Tuesday, August 12, 2008


The Batman is an all-time favourite Superhero. Mind you, he is not a Hero, but a Superhero. Although he has no super-power, being a mere mortal, yet Batman lore has always presented him as extra-human. This is so because his strength, perseverance, apparent oblivion to physical pain and his abilities spring from a scarred psyche, a scar in his mind so deep that does make him a psychopath, a maniac. He is not to be loved, but to be feared. Apart from his abnormal sense of justice – again manically enhanced – there is nothing to stop him from doing bad. He is a terror to criminals because he is more terrible, because he is unpredictable, because he relies on rumors and darkness. Through his psychosis he has cultivated an aura, a mystique which covers him, turns him into a shadow. He is not a man, he is the Batman. And when he appears, he makes things right, or he does not stop.

Bruce Wayne is the mask he wears. Repeatedly in graphic representations it has been shown that Alfred had had to teach him how to be normal. He has not succeeded. Bruce Wayne is abnormal. It is an act put up by the Batman. He does not call himself Bruce, he called himself Batman. That is all. This is a mind you should not disturb, it is already disturbed.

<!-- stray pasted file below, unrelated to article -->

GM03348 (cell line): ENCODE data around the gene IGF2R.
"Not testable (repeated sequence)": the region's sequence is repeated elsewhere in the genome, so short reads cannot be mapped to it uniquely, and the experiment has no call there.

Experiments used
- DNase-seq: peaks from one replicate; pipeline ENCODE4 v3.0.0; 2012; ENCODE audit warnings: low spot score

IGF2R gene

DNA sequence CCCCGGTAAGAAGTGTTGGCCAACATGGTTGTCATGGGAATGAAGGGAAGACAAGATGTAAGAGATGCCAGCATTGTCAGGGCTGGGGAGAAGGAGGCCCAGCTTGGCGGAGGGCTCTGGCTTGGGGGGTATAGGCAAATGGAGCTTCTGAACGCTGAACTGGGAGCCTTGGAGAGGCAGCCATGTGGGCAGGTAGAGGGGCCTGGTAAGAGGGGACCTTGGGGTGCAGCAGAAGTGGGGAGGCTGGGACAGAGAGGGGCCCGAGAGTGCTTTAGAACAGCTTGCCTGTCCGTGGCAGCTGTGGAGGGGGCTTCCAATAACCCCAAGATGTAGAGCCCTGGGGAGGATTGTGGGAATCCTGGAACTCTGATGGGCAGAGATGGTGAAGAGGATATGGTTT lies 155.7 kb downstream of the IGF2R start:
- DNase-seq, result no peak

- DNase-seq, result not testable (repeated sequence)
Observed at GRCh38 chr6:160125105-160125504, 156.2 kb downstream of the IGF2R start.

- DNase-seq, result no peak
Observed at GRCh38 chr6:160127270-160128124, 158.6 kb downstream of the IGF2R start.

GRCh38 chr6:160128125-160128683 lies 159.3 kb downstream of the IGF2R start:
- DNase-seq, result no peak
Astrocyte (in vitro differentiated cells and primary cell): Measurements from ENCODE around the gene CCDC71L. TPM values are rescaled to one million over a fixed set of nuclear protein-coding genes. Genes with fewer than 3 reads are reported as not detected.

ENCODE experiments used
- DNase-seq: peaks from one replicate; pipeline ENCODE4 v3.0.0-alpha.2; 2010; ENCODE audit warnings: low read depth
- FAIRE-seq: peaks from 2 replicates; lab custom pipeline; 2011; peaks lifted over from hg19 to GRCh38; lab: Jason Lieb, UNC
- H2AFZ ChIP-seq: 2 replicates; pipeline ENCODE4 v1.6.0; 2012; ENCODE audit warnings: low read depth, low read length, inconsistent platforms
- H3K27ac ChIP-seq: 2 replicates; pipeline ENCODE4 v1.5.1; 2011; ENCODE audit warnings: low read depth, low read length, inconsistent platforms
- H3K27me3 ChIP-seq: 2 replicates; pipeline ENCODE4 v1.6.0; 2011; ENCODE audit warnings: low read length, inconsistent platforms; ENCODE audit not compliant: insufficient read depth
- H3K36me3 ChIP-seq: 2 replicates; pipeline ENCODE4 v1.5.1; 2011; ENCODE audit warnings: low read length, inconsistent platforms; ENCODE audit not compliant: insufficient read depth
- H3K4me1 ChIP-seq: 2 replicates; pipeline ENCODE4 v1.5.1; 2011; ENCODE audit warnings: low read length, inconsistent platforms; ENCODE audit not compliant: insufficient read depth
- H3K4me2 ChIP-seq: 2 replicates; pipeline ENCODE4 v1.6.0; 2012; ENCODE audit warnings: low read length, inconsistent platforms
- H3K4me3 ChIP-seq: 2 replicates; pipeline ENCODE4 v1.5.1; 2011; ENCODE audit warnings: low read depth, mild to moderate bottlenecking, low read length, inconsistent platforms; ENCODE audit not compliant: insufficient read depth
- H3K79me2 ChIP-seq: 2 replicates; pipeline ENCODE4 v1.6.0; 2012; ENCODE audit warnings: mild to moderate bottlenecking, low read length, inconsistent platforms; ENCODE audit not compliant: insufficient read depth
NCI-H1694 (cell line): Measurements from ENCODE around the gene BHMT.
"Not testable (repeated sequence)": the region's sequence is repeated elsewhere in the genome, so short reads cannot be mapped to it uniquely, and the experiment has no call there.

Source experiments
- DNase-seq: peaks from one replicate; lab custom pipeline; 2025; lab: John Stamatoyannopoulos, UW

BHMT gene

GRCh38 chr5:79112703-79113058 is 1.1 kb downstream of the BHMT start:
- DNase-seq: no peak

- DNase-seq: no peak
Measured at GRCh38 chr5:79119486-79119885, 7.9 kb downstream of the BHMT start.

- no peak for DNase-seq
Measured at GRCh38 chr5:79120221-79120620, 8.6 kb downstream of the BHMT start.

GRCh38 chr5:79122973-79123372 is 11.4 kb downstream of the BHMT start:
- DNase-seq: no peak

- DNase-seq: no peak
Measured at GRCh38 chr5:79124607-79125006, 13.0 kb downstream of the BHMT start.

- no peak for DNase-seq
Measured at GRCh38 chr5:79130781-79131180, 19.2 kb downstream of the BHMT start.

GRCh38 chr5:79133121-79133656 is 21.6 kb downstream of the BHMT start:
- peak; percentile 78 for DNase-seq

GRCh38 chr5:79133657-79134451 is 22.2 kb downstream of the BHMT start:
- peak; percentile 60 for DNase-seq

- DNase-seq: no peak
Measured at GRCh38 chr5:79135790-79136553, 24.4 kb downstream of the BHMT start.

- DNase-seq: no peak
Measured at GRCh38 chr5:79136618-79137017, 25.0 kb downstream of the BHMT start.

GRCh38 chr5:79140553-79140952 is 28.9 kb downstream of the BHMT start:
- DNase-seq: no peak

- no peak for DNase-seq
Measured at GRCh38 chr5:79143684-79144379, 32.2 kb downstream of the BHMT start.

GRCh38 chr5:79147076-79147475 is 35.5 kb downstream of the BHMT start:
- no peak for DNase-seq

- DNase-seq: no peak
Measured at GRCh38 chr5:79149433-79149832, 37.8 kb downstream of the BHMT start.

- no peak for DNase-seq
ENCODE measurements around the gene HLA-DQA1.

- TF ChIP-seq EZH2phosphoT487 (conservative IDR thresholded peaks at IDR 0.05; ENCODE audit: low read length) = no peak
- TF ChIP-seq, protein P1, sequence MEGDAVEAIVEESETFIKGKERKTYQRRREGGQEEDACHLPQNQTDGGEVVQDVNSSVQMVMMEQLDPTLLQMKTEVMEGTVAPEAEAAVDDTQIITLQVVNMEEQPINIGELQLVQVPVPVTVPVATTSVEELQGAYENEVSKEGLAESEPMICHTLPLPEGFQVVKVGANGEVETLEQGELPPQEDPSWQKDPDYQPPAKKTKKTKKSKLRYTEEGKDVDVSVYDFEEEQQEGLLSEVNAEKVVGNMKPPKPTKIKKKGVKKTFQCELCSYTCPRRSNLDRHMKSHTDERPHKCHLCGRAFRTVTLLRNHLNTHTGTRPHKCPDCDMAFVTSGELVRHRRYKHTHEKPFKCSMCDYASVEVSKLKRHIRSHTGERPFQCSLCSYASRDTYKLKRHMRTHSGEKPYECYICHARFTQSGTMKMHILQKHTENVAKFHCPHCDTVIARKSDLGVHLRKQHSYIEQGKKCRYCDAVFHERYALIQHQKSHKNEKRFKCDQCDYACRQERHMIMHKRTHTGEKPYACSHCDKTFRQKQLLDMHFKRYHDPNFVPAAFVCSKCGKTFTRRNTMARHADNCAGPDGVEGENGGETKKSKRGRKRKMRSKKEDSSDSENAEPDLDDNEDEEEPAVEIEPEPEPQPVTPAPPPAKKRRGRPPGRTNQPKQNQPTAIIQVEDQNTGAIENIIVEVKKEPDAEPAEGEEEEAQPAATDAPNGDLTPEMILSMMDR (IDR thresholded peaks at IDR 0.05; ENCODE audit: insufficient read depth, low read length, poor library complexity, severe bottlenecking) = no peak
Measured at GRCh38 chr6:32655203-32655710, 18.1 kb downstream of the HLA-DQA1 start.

Neither the awesome, at the same time awful, nor the mysterious bit did I find in the latest movie. It is true that the Batman cannot do everything alone. He needs help. Alfred also cannot do everything alone. Expecting that would be idiotic. But even after all the help, in urban folk, the Batman remains the Batman. In this movie, sadly, he is no more than the people who pretended to be the Batman. He is just an ill-tempered, impatient but honest do-gooder who can only use brute force. The Joker-beating scene is fit for a mafia movie, not a Superhero one. It brings the Batman down to such mundane levels. The psychological edge, the fear, the intelligence are entirely missing. Nobody really is bothered about him – though we are told repeatedly that crime has become less in Gotham. Joker’s henchmen are unafraid; Moroni and his moronic mob remain unaffected. If the Batman is just a name to scare pick-pockets and muggers, then I think it is a sad state of affairs.